How Hard is the Barranco Wall on Kilimanjaro?

One of the items you have most likely come across in doing your Kilimanjaro research is the infamous Barranco Wall. You don’t like heights so now you are hesitant to even go to Kilimanjaro.

Barranco Wall
Barranco Wall

We are here to tell you that the Barranco Wall should not be a deciding factor in whether you go to Kilimajaro. It is both easier than you are imagining and avoidable.

As you descend into the Barranco Valley, you’ll see a rather ominous cliff band on the left side of the Valley. At first glance, this daunting route is the stuff of nightmares. It looks impassable. To further your anxiety, you don’t tackle it until the next morning which means you have all night to worry about it.

Barranco Wall Facts

  • The Barranco wall runs Northeast to Southwest and towers over the Barranco Valley camp.
  • The Wall is 843 ft tall (257 meters)
  • The Wall is also referred to as the Breach Wall or Breakfast Wall since ascending occurs right after eating breakfast.
  • Most trekkers actually enjoy the Barranco Wall since it is a change from the long tedious almost flat hiking they have been doing up to this point.

Barranco Wall Routes

You’ll have to ascend the wall if you choose the Lemosho, Machame, Shira, or Umbwe routes. Of those, Kilimanjaro Sunrise guides the Machame and Lemosho.

We do not guide the Shira Route since you drive above the rainforest and start around 11,000 feet. This does give your body enough time to acclimate and reduces your summit success rate to below 50%.

We also do not guide the Umbwe route since it is extremely steep. Umbwe is the worst route on Kilimanjaro. Furthermore, the summit success rate is also below 50%.

You’ll reach the Barranco Wall on day five of the Lemosho route and day four of the Machame route.

Optional Routes

If you are still not convinced to climb the Wall, Then you can still climb Kilimanjaro. You’ll have to do it via the Rongai or Northern Circuit Routes.

Kissing Rock

When you wake up that morning and start moving around, you’ll already see groups heading up the wall. They will look like marching ants as they zig-zag up the Wall.

People on the Barranco Wall
Look closely and you’ll see people all the way up the Barranco Wall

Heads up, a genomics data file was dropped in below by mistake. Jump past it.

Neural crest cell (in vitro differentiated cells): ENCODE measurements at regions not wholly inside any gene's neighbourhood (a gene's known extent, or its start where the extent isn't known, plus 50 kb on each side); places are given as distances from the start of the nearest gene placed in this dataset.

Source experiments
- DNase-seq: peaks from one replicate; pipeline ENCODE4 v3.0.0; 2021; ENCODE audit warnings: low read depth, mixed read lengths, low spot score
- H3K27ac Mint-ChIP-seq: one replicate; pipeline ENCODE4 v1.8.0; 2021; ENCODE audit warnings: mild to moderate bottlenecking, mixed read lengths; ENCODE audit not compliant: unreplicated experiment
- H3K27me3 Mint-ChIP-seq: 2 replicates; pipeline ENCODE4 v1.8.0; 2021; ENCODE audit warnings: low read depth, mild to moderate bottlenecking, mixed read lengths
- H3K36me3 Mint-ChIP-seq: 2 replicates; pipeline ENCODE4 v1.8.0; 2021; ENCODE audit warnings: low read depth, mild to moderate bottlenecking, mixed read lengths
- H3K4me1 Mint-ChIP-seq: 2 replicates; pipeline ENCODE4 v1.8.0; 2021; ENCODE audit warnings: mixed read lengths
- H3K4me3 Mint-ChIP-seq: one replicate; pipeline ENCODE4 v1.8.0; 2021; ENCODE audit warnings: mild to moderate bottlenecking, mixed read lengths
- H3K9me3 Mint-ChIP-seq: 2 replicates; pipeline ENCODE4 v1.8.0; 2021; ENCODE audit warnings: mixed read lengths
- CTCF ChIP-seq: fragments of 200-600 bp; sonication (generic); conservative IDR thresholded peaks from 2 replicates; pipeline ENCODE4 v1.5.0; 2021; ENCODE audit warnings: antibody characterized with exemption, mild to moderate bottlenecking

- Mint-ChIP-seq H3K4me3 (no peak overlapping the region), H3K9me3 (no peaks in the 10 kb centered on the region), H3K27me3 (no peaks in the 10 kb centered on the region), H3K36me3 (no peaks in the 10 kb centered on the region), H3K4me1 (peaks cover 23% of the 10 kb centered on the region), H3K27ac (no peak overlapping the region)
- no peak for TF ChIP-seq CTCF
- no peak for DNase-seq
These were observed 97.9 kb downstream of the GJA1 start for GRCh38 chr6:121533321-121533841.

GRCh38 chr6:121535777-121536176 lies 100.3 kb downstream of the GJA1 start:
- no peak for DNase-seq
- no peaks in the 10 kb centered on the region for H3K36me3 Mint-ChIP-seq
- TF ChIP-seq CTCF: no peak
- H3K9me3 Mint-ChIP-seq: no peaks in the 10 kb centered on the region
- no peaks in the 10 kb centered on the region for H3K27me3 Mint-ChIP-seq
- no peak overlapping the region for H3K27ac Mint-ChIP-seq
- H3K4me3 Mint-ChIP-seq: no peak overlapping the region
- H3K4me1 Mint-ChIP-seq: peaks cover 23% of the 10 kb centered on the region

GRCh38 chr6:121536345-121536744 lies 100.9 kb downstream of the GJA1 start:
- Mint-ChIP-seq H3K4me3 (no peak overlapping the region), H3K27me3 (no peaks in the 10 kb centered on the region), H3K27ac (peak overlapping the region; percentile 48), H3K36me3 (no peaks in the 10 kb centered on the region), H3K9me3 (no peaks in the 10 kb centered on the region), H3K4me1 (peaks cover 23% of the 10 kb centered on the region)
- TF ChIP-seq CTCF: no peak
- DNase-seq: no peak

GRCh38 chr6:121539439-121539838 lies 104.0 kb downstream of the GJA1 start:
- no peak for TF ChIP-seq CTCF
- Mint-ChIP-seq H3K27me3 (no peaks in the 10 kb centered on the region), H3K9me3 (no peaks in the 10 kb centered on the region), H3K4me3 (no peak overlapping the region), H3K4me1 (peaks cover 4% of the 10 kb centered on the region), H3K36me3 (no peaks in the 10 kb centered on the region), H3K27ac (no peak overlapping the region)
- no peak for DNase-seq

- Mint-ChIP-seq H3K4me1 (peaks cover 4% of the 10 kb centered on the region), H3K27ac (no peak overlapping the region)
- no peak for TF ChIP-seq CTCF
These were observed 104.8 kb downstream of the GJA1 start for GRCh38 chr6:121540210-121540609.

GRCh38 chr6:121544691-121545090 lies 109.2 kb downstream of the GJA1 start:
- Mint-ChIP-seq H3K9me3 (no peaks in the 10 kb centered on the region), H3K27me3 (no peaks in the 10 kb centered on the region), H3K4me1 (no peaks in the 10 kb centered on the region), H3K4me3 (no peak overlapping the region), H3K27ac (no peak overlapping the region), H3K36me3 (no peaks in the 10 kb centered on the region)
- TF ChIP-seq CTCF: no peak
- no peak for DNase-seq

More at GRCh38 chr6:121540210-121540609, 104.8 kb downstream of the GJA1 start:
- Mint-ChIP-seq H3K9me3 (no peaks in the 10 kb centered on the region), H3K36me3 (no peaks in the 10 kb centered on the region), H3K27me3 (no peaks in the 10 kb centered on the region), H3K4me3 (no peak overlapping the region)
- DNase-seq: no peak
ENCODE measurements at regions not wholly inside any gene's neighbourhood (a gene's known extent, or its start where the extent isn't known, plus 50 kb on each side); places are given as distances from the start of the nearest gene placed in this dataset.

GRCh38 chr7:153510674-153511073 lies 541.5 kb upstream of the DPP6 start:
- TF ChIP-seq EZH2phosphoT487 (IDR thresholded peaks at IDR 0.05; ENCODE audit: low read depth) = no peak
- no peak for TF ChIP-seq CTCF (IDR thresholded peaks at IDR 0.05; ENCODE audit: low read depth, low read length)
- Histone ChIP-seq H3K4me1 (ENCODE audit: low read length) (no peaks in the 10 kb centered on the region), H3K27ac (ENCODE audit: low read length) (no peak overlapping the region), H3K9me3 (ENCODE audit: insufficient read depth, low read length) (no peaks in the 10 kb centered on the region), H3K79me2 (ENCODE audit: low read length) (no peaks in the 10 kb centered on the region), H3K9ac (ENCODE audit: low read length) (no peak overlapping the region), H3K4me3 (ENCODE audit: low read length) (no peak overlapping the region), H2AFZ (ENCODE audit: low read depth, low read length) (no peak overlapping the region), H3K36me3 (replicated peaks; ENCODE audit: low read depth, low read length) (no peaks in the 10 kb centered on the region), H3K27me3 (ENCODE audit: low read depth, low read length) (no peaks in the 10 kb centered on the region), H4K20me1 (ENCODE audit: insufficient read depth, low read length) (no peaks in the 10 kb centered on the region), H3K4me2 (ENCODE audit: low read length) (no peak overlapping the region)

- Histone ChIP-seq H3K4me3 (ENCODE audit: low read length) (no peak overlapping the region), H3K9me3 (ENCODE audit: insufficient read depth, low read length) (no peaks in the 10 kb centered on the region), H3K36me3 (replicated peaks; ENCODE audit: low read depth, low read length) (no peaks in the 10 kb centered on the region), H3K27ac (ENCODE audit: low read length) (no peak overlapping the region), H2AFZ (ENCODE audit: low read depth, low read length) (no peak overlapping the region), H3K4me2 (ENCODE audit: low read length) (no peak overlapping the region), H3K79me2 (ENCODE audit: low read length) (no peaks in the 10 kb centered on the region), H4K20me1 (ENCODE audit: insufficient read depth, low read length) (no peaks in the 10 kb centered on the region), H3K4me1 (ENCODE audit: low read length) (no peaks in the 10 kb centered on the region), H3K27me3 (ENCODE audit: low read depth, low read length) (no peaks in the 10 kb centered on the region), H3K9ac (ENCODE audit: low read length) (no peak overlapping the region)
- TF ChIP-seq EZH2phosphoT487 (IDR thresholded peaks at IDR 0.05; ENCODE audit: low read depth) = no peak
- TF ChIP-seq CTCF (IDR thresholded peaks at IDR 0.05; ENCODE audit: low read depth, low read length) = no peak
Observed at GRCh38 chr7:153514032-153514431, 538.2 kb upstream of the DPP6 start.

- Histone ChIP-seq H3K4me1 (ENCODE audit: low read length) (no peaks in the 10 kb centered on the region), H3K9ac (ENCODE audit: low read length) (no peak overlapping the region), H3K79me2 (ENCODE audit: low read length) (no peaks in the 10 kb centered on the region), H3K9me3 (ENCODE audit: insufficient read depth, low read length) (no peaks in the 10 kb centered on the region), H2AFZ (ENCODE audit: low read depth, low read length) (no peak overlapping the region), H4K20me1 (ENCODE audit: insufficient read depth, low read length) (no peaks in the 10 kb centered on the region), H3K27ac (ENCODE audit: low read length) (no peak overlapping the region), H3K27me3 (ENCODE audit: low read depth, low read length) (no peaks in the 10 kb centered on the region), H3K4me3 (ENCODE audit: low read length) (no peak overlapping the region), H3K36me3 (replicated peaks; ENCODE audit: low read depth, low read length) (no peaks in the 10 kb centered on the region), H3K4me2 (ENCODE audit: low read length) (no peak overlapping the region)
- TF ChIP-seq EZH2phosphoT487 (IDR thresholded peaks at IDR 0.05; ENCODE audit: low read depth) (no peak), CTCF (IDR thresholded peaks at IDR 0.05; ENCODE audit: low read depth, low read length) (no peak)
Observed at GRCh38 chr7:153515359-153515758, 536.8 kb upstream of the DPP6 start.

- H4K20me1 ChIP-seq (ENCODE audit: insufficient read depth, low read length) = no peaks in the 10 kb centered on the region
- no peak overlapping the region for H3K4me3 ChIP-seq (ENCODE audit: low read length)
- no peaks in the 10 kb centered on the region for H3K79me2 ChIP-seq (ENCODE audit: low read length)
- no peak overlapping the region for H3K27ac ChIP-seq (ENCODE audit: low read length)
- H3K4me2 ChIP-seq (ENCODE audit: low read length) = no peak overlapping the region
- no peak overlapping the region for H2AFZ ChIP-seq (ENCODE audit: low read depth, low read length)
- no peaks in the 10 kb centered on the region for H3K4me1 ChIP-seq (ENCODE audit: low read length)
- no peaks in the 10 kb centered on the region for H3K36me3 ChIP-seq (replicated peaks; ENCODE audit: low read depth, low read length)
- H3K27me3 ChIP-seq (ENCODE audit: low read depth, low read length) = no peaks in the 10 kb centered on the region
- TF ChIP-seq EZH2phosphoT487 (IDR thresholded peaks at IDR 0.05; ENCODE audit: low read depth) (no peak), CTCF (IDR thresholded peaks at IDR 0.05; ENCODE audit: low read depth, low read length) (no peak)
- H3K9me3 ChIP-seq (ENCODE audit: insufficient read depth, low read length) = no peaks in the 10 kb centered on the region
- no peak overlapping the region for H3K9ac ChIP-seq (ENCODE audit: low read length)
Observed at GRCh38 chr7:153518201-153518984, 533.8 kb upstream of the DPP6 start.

There is one section, called the Kissing Rock, where their groups get bottlenecked. This is due to the narrow step-over. They will also be taking several photos. This is the most exposed section of the wall. It is easy to traverse as long as you listen to the guides and hold on.

Kissing Rock
Kissing Rock

YOSEMITE DECIMAL SYSTEM

Despite the menacing-looking wall, you do not need technical climbing skills or equipment to scale it. In climbing terms, the Wall is considered a class 4 “scramble”. Class 4 comes from the Yosemite Decimal System.

The Yosemite Decimal System (YDS) is a system used for rating the difficulty of outdoor travel—walking, hiking, and climbing. Mountaineers and hikers use it throughout the United States and Canada.

It was first created by members of the Sierra Club in Southern California in the 1950s. It is a better version of previous systems developed in Yosemite Valley.

See the classes explained here:

Difficulty Level Type Description
Class 1 Trail walking This includes everything from paved concrete at the easier end of the level to very steep but well-defined alpine trails. Using your hands for balance even occasionally is usually not necessary.
Class 2 Off-trail hiking Uneven terrain or very rough trails that require considerable attention to footwork. Hands are possibly used on occasion for balance but not relied upon for significant periods.
Class 3 Scrambling Hands are now used for upward movement continuously. Holds may be selected and tested but are plentiful and very easy to grip. Third-class terrain is probably never fully vertical. Most people do not need a rope to ascend class 3. An indicator of class 3 is that most people can downclimb it facing outward.
Class 4 Hard scrambling/easy climbing Hands are used continuously for upward movement. Class 4 is sometimes close to vertical but has very good and abundant holds. Some people may want a rope on class 4 terrain but most will not. A key difference between classes 3 and 4 is that many people feel the need to downclimb class 4 facing inward.
Class 5 Technical climbing Requires considerable knowledge of ropework, knots, and protection to climb. Although “free-soloing”, or climbing without a rope, is admired and even revered by some as the purest form of climbing, it is a rare sort of person that enjoys climbing significant class 5 pitches without a rope. Most people will want to rappel, not downclimb, a class 5 pitch, especially if it is of significant length.

The Top

Once you scramble your way to the top of the Barranco Wall, you’ll take a break and enjoy your accomplishment. This is a great spot for shooting photos and videos.

Spend time here celebrating, this will be one of the most memorable spots along your journey.

Guides at the Top of the Barranco Wall
Guides at the top of the Barranco Wall

Final Thoughts

We hope this article about the Barranco Wall helps ease your apprehension about climbing Kilimanjaro. It is a fun section of the route and one you should enjoy versus fear. Just remember, you’ll be fine if you listen to your guides and don’t look down.

Are you ready to book your trip of a lifetime?

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